Climate Crisis & Contemporary Culture: Anthropocene Theatre
Thursday, Dec. 2, 2021, 11 am - 12:30 pm, Debate, Discussion and Round Table with Duncan Evennou, Frédérique Aït Touati, Clemence Hallé, Auditorium 152 Kendeda Building.
The event will be held both in person in the Kendeda Building Auditorium 152 and virtually on BlueJeans. The conversation will be moderated by Dr. Andrea Jonsson, Assistant Professor of French at the School of Modern Languages at the Georgia Institute of Technology. It is free for all to attend.
Working with the French philosopher and sociologist Bruno Latour, the theater companies Zone critique (Frédérique Aït-Touati) and Lighthouse Compagny (Duncan Evennou) explore in a unique way the most urgent ecological and climatic issues.
Between philosophy and theatre, stage and science, Zone critique and Lighthouse company productions claim the mix of genres: “we think it is well suited to the current period, in which changes in ideas about the world are accompanied by a change in representations of this world. It is this aesthetics of science on the stage that we have been pursuing together for more than ten years” (Frédéric Aït-Touati & Bruno Latour).
Thursday, Dec. 2, 7:00 pm "Matters" Performance, DramaTech Theatre (Duncan Evennou and Clémence Hallé)
Matters is a solo that, in a polyphonic assemblage, gives shape and body to the archives of the Anthropocene Working Group's inaugural meeting, scheduled Friday, October 17, 2014 at 9:00 am on the stage of the House of World Cultures, a contemporary performance institution located in Berlin. The geological hypothesis, increasingly noisy in the art world, inscribes the consequences of human impacts on their environments into the depths of earth time. Click here to view the trailer.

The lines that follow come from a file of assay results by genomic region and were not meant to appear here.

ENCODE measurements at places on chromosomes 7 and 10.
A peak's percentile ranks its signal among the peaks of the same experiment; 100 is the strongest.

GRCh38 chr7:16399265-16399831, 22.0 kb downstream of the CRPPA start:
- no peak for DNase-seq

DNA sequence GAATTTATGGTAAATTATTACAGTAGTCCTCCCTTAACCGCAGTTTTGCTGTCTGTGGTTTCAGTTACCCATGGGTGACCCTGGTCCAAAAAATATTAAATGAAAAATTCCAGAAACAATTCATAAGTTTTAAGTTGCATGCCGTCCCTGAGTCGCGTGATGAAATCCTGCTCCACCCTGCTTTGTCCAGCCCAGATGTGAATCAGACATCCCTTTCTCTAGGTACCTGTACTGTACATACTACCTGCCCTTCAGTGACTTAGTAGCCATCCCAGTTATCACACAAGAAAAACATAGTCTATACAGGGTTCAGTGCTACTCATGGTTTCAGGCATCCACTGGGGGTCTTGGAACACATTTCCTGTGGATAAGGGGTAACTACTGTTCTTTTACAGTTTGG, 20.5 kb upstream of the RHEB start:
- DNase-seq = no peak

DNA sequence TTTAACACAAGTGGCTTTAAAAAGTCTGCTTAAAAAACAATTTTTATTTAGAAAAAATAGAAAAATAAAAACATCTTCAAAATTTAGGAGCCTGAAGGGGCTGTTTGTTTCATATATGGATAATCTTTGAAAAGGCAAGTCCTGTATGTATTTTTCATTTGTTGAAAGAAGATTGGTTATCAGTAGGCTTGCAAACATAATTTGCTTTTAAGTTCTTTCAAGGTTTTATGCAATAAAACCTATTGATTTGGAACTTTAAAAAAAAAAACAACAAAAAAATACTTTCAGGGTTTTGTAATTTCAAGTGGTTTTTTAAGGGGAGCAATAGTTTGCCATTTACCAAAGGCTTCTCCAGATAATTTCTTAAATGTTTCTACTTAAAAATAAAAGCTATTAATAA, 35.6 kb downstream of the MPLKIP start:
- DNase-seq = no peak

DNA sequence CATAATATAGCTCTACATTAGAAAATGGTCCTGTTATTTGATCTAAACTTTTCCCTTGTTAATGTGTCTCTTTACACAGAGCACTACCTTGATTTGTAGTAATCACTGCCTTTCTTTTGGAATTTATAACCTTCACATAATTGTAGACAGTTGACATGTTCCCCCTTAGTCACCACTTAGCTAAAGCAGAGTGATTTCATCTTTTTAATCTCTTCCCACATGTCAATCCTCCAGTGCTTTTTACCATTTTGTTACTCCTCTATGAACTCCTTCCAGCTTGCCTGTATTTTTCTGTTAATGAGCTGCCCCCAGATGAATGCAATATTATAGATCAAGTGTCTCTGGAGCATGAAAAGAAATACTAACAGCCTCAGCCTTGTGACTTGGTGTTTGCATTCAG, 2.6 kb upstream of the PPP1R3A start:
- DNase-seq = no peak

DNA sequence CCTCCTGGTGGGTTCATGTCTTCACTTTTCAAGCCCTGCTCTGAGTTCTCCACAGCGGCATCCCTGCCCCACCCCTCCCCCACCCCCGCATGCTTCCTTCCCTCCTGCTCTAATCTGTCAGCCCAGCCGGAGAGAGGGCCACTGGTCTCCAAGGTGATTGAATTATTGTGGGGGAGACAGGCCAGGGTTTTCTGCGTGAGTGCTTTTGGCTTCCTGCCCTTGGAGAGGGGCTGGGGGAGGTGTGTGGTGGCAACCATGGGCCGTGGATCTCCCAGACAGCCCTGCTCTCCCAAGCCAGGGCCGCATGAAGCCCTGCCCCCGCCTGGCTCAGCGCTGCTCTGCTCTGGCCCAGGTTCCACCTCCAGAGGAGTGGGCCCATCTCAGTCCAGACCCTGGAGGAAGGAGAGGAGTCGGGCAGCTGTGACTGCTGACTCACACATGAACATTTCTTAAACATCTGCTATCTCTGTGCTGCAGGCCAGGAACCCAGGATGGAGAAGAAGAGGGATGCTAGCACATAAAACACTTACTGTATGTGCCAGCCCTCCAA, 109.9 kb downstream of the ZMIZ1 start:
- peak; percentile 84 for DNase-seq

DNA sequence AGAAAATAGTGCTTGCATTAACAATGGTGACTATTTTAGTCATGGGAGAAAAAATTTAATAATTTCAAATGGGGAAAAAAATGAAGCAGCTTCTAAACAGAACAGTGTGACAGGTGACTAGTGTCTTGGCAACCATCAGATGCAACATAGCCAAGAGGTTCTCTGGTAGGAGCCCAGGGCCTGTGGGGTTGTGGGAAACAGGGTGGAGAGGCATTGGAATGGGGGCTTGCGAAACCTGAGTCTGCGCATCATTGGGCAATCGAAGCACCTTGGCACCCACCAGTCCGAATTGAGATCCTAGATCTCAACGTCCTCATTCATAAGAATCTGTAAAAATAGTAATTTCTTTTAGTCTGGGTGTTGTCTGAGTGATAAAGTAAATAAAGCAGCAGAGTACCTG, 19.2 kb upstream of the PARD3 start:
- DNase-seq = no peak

With Matters, actor Duncan Evennou situates and then transforms the historical, scientific and political voices of the members of the group, playing with their words in all their sensitivity, and moving from their narratives to their hesitations, their silences or their derision, plays with the frictions of thought when the sciences climb on the theater stage. Between the interstices of an increasingly disturbed performance appear the cracks of a dominant political discourse on the end of the world, powerless in the face of the representations of long and inhuman time that the geologists invite to imagine. Yet it is only the end of a world. Can we hear others emerging from the hubbub of knowledge blurred by the urgency to act?
Friday, Dec. 3, 7:00 pm "Moving Earths" Performance, DramaTech Theatre (Duncan Evennou)
Where to land?
Whereas in 1610 we had to absorb the shock that "the earth moves", following Galileo’s discovery, in 2021 we have to accept the much more surprising shock that the earth trembles and reacts to human actions to the point of disrupting all our development projects.
We invite the audience to test the hypothesis of a parallel between the era of the astronomical revolution and ours. Are we experiencing a world transformation as profound and radical as that of Galileo's time? One thing is certain: we no longer know exactly what planet we live on, nor how to describe it. It is not a single, fixed and stable Earth, but a multitude of planets that lie before us, and which we must explore to find out which one to land on.
Between philosophy and theatre, this production is a mix of genres: we think it is well suited to the current period, in which changes in ideas about the world are accompanied by changes in representations of that world. It is this aesthetics of science on the stage that we have been pursuing together for more than ten years.
Click here for more information on the events and speakers.
This event is part of the Franco-German series "Climate Crisis & Contemporary Culture" which seeks to explore the diverse means by which we communicate on our current climate crisis while exchanging experiences and art. It is designed by the Alliance Francaise d'Atlanta, the Goethe-Zentrum Atlanta, the Villa Albertine in Atlanta, and the School of Modern Languages of Georgia Tech, with the support of the Cultural Services of the Embassy of France in the US, the Consulate of the Federal Republic of Germany in Atlanta, the Franco-German Cultural Fund, and DramaTech